What is an Order of Protection?

The person wanting an order of protection must file for an Emergency Order of Protection. In Illinois an Emergency Order of Protection is a court order that becomes effective as soon a the Judge enters it. The person requesting the Emergency Order of Protection is known as the Petitioner, and the person whom it is against is the Respondent. The Respondent does not need to be present for the court to enter an Emergency Order of Protection. In Illinois Emergency Order of Protection tends to last for 14 to 21 days. If the judge decides to grant the Emergency Order of Protection, he will then set another court date for what is known as the Plenary Hearing. At this court date the Judge will decide whether or not to enter a Plenary Order of Protection.

At the Plenary Order of Protection hearing, the Respondent has a chance to defend himself. The Respondent must be served and notified of when the court hearing will take place. The Petitioner and Respondent can both calls witnesses and put on evidence in support of the Plenary Order of Protection, or against it. After hearing evidence from both parties, the court will then decide whether or not to enter a Plenary Order of Protection. If the court determines there is a basis for an Plenary Order of Protection, the court can enter a Plenary Order of Protection which can last up to two years.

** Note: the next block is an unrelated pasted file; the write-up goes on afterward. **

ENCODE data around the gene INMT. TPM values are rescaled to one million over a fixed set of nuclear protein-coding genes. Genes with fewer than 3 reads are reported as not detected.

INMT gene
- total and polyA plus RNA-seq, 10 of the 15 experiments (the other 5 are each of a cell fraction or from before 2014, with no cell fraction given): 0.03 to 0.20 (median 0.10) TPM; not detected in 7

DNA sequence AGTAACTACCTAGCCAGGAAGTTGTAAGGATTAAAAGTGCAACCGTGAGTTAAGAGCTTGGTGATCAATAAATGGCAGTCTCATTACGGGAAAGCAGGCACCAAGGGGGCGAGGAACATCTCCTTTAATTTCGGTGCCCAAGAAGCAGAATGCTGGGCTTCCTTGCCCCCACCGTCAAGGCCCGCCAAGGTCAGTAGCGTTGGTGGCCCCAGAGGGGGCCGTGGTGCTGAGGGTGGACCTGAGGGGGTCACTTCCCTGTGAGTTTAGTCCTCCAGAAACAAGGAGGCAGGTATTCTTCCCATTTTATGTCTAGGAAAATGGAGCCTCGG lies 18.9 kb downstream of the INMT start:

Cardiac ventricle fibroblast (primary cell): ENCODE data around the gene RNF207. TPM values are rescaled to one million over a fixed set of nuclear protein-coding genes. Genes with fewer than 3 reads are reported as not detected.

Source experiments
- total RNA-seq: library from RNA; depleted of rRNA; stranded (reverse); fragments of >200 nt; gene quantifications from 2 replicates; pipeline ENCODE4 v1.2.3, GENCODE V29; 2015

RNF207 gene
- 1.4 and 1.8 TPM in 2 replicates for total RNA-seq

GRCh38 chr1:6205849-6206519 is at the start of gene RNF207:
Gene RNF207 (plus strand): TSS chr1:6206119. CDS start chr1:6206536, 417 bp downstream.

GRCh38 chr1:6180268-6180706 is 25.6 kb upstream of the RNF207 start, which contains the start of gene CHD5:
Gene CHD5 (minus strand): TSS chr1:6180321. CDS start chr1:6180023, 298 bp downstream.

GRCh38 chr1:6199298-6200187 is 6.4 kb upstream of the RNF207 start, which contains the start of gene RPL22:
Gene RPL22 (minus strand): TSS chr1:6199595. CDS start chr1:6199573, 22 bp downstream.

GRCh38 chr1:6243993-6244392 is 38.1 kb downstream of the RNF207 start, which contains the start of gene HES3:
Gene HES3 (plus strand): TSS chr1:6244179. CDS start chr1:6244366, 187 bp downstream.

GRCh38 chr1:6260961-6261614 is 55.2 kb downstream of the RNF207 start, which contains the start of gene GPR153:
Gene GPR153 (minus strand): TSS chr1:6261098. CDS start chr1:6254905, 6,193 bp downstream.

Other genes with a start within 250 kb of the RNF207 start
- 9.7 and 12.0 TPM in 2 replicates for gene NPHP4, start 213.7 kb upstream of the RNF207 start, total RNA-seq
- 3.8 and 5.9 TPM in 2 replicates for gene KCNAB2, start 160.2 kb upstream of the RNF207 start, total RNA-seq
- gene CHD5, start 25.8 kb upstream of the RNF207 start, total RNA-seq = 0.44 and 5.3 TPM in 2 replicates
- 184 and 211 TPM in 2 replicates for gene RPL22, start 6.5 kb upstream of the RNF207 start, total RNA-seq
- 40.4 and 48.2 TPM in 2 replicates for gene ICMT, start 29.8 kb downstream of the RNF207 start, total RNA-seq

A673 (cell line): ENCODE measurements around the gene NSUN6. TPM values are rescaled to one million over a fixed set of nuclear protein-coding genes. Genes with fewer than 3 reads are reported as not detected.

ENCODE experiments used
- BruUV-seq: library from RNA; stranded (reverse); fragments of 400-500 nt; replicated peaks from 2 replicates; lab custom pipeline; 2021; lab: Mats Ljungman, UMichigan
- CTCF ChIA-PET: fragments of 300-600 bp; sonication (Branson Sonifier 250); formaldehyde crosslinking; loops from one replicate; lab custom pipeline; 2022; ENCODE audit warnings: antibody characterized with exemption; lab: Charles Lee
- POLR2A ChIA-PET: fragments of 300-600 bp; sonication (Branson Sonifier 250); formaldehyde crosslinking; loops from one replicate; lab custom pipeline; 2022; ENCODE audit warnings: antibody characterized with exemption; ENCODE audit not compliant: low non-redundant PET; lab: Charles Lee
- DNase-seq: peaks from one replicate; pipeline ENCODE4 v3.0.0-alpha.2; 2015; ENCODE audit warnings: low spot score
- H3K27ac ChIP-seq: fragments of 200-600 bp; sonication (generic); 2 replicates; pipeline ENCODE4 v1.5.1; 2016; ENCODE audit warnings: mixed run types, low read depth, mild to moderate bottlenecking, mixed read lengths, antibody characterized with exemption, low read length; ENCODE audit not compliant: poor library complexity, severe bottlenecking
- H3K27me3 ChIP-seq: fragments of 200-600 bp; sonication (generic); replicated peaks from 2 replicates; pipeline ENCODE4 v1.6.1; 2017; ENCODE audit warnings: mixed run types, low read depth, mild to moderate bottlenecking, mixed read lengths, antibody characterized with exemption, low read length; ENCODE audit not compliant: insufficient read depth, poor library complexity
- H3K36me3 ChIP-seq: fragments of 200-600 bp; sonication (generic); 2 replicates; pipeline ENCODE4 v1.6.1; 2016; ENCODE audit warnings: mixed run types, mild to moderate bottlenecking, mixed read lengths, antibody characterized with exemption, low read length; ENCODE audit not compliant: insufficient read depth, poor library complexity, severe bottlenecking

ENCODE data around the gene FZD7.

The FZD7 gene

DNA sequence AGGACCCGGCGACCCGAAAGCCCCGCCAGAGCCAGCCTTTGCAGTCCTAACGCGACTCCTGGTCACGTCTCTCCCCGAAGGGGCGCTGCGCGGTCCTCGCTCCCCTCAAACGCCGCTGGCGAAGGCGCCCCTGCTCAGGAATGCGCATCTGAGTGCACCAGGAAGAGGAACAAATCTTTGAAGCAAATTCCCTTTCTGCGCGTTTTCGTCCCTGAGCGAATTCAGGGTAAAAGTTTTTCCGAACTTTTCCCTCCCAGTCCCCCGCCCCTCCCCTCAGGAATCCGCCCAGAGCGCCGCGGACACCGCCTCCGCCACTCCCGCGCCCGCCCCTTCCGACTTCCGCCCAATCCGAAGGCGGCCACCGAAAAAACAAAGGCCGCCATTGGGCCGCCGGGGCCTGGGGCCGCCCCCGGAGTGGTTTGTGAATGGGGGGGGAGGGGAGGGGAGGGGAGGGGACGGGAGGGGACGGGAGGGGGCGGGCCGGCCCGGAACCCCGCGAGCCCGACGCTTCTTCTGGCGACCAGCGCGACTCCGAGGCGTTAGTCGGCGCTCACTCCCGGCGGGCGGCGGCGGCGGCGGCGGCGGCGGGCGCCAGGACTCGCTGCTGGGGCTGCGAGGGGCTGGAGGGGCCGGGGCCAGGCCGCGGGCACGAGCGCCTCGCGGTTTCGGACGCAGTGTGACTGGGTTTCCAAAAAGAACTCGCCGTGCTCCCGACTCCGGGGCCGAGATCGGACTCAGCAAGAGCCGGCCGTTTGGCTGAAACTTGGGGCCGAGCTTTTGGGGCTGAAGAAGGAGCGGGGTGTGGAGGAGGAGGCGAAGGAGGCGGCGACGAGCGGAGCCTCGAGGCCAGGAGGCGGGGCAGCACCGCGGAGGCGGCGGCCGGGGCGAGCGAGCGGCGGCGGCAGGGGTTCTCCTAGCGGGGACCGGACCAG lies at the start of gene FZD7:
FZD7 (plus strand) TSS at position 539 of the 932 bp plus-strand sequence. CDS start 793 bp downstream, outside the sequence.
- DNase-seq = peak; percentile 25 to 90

Order of Protection violation?

If the Respondent violates the Order of Protection, then he or she has committed a criminal offense. 720 ILCS 5/12-3.4 which is the Illinois law governing violation of Order of Protections states that if an offender violates a Order of Protection then they have committed a Class A Misdemeanor offense.

Conviction of a Class A Misdemeanor carries with it the possibility of fines up to $2,500 and up to 1 year in jail.

Guns and an Order of Protection

In Illinois if you have an Order of Protection entered against you then you can not possess a firearm. This only lasts for as long as the Order of Protection is in effect. You will receive written notice in the mail notifying you that your FOID card has been revoked. Also, if you have a No Contact Order entered against you that prohibits you from stalking, threatening, abusing, or harasses the other party, your FOID card will also be revoked pursuant to Federal Law.